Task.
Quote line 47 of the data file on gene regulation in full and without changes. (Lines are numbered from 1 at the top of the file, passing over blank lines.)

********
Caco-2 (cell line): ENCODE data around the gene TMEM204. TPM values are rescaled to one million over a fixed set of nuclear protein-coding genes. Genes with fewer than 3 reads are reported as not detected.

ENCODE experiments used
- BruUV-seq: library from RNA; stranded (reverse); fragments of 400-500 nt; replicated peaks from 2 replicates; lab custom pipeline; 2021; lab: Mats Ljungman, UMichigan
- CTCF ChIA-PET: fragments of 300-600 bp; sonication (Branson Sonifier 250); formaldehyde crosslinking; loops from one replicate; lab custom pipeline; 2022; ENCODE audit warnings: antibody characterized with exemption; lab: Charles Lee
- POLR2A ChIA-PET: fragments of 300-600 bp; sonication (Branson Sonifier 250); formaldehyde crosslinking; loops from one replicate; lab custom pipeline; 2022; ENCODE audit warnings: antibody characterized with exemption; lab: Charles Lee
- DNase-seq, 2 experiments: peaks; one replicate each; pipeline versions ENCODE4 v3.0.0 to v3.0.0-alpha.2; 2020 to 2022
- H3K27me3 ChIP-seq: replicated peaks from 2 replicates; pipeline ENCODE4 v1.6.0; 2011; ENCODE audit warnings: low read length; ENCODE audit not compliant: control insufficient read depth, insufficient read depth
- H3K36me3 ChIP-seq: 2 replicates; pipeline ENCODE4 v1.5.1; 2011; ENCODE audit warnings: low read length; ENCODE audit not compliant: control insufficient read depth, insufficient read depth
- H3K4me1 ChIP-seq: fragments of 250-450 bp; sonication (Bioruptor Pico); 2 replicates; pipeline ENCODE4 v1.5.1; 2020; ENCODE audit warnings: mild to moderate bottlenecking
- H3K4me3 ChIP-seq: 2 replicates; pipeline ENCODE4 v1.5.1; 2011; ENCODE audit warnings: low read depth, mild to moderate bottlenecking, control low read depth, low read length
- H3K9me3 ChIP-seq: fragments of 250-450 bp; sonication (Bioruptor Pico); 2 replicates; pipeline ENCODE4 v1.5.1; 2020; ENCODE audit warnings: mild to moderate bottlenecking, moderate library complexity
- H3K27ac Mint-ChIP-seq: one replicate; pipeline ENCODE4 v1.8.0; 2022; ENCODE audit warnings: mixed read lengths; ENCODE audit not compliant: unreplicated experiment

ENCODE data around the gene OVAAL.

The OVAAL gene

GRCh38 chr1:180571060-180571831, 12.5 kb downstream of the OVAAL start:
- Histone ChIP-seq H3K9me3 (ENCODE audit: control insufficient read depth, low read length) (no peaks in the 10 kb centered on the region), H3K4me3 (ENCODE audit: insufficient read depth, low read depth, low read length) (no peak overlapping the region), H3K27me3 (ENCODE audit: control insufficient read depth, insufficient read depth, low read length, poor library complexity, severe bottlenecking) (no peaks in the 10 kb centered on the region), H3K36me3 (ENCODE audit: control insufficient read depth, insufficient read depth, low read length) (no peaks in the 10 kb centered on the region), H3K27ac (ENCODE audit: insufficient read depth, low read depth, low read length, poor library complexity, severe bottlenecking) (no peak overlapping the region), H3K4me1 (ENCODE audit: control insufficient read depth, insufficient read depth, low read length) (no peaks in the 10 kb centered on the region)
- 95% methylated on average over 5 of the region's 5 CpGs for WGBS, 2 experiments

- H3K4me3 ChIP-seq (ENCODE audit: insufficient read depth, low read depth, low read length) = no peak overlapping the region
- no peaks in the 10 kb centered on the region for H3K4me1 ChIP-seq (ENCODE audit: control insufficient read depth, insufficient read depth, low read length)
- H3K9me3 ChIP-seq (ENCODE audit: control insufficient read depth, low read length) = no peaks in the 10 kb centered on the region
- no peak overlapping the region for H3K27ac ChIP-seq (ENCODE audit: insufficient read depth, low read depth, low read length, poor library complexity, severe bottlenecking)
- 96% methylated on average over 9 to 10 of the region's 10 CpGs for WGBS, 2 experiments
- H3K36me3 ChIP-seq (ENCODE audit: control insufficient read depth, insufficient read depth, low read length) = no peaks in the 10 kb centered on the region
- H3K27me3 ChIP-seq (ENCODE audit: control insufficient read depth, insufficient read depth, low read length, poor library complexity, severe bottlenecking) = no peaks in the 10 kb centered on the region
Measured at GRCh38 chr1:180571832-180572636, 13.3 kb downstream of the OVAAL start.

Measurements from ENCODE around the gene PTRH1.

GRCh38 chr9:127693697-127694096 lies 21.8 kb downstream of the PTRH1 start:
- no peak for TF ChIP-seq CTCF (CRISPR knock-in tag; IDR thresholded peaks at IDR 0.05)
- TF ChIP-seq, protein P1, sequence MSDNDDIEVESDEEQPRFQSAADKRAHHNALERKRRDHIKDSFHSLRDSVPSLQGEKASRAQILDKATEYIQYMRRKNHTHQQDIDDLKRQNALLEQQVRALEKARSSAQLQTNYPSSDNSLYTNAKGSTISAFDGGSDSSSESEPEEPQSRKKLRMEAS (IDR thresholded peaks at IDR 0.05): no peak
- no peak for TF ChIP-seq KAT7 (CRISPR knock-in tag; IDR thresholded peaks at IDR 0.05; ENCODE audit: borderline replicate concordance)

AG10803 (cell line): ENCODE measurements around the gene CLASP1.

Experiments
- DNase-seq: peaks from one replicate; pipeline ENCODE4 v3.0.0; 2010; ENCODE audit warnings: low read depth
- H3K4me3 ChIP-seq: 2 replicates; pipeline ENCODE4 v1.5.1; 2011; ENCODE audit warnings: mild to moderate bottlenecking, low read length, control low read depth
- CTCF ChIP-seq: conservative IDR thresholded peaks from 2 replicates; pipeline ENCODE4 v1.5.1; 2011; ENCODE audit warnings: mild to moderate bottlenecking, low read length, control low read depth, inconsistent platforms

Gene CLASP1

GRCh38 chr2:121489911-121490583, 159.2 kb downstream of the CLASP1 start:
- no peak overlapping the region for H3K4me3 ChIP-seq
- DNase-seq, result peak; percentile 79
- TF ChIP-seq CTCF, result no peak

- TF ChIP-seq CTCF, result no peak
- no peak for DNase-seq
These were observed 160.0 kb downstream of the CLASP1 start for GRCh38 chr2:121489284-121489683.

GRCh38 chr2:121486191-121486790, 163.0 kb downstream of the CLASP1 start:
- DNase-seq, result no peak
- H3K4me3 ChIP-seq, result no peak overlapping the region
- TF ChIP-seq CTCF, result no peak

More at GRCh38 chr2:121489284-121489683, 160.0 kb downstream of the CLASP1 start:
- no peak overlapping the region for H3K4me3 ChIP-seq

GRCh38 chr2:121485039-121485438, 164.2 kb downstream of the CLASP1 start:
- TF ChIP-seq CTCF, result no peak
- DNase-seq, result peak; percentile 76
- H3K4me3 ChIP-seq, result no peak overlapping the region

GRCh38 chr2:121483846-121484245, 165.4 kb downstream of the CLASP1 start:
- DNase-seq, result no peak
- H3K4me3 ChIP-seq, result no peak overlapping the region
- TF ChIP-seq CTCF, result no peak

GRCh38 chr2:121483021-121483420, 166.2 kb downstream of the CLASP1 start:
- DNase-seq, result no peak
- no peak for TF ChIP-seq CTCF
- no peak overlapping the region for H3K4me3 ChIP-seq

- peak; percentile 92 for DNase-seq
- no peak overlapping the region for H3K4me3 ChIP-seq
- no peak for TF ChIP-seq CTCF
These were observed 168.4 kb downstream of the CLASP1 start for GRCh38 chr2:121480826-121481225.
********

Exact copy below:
- TF ChIP-seq CTCF, result no peak